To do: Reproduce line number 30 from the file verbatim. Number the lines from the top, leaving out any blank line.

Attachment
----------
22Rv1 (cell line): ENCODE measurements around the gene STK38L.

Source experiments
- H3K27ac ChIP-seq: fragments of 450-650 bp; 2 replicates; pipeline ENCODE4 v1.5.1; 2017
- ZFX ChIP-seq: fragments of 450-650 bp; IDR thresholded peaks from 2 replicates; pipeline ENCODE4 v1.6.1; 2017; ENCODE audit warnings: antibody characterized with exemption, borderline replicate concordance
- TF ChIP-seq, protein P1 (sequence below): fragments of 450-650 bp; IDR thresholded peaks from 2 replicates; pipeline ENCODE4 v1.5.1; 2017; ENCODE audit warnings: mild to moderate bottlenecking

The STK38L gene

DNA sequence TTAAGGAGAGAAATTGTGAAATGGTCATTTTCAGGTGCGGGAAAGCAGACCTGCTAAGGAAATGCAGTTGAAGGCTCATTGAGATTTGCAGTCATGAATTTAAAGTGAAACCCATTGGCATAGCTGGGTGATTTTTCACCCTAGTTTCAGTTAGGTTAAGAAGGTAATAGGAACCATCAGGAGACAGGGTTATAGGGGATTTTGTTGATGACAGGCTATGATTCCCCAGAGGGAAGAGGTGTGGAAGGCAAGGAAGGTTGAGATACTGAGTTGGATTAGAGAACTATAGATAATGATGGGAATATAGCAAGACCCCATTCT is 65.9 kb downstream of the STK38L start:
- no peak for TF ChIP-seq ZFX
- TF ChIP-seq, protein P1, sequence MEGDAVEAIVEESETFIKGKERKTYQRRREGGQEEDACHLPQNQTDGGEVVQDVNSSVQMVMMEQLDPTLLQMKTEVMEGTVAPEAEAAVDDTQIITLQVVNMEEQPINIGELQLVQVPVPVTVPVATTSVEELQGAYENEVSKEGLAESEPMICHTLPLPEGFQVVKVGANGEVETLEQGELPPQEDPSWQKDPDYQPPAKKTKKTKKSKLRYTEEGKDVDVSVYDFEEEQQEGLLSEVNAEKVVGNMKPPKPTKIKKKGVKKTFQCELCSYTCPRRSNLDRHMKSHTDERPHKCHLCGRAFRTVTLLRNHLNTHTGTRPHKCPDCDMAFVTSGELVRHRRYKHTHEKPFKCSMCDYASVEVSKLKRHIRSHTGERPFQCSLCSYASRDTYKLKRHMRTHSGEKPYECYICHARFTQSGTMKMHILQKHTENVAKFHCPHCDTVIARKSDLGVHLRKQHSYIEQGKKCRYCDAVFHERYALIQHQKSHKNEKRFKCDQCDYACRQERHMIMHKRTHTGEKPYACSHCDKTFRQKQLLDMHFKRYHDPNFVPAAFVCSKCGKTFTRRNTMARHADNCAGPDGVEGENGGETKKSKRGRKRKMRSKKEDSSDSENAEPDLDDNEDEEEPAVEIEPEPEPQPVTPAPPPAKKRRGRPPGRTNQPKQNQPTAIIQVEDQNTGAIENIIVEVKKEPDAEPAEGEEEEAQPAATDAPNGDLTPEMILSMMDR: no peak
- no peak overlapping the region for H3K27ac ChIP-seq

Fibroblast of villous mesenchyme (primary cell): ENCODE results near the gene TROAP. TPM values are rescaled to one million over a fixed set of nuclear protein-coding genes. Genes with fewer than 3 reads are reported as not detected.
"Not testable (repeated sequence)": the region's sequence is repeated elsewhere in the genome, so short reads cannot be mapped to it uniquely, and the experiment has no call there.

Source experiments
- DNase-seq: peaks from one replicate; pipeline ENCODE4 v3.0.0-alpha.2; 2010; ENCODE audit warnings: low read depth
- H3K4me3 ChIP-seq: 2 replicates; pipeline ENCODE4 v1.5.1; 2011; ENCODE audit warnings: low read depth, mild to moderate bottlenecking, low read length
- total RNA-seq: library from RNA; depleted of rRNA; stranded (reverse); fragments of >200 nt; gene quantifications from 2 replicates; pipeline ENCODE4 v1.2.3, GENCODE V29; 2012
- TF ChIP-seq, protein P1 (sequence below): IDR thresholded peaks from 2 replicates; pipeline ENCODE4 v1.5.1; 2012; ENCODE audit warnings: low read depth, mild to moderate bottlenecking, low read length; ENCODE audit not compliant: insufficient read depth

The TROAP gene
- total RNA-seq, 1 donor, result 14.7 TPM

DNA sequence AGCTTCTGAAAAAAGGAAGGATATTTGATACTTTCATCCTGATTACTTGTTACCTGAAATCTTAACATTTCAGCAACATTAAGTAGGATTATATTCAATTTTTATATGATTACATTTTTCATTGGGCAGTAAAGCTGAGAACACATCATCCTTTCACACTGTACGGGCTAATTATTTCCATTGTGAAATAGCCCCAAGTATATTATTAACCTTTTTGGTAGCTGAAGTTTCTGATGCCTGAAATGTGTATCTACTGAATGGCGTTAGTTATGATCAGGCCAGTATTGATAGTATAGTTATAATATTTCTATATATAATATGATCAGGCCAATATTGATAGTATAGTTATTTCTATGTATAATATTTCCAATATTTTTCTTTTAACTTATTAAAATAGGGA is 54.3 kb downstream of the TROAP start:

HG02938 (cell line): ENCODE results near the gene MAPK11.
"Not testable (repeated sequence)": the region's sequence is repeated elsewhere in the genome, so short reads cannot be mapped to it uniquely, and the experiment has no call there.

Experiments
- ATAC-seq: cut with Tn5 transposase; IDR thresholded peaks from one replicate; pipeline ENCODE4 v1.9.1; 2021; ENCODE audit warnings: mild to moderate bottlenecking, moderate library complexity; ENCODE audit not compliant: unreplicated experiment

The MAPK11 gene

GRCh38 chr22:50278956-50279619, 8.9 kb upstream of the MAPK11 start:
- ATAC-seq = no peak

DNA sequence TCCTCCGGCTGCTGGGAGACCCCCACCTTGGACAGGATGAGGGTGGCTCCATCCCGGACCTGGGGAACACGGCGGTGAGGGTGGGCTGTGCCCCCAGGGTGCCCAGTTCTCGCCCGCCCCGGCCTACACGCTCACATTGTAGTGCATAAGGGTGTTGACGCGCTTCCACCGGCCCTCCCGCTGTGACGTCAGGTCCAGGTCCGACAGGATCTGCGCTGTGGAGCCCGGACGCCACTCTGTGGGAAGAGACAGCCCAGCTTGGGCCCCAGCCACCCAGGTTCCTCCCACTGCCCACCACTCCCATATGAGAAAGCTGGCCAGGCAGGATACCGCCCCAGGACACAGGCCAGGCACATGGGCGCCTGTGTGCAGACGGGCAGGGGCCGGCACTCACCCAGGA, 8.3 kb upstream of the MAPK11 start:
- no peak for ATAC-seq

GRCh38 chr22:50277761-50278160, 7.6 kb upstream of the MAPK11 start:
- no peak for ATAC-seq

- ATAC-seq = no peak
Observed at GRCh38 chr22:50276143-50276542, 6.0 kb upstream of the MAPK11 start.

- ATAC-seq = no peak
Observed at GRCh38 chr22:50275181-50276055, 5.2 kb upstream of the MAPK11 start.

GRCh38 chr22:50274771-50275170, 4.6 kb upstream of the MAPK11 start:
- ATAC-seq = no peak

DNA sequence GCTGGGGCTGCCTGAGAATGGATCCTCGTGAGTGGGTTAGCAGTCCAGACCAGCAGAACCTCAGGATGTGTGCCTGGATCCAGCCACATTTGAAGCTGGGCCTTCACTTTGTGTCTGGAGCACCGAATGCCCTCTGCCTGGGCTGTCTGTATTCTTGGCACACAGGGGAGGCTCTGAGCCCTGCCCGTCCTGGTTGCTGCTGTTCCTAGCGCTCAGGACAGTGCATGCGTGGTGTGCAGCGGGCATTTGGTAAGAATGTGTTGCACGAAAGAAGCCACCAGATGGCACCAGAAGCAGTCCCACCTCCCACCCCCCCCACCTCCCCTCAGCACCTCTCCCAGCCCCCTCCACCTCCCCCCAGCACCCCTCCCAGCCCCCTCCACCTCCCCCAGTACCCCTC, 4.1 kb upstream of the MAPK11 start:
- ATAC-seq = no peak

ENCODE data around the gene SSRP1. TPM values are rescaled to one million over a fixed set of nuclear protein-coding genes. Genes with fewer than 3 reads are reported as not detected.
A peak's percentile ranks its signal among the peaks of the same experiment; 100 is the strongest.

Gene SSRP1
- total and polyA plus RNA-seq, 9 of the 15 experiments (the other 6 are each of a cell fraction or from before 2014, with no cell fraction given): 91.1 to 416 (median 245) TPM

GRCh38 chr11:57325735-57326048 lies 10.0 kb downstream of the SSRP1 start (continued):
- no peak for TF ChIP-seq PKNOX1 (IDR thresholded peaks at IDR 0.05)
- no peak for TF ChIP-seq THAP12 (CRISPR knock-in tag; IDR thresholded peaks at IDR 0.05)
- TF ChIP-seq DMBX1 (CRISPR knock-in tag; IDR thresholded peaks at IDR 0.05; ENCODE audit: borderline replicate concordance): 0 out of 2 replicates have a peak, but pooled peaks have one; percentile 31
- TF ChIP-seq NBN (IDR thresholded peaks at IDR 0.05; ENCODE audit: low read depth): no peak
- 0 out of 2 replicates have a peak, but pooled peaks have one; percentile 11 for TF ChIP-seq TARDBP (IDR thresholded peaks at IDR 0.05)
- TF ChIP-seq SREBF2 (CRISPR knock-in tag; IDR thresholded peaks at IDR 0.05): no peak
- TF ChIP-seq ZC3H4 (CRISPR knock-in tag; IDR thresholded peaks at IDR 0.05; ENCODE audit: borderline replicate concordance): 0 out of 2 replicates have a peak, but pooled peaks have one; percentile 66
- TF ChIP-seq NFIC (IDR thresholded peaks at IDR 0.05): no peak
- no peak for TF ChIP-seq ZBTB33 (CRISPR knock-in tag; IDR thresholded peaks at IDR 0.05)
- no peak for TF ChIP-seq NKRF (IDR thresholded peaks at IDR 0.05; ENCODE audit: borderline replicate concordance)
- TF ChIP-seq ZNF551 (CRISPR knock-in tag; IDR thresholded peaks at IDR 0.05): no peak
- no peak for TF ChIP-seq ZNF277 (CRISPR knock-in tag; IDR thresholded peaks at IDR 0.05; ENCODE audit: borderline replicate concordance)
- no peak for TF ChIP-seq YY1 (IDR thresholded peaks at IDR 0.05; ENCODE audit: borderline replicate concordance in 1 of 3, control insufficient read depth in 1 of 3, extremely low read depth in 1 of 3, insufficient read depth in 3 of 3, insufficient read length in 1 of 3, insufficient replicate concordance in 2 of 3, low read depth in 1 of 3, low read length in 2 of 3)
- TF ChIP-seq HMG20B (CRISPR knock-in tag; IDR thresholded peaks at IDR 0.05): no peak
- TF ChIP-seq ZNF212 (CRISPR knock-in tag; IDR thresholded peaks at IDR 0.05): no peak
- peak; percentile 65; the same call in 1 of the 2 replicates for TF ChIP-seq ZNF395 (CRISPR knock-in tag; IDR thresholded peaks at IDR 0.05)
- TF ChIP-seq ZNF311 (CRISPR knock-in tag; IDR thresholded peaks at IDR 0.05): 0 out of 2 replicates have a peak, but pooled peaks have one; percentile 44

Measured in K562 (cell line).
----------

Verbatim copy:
GRCh38 chr22:50277761-50278160, 7.6 kb upstream of the MAPK11 start: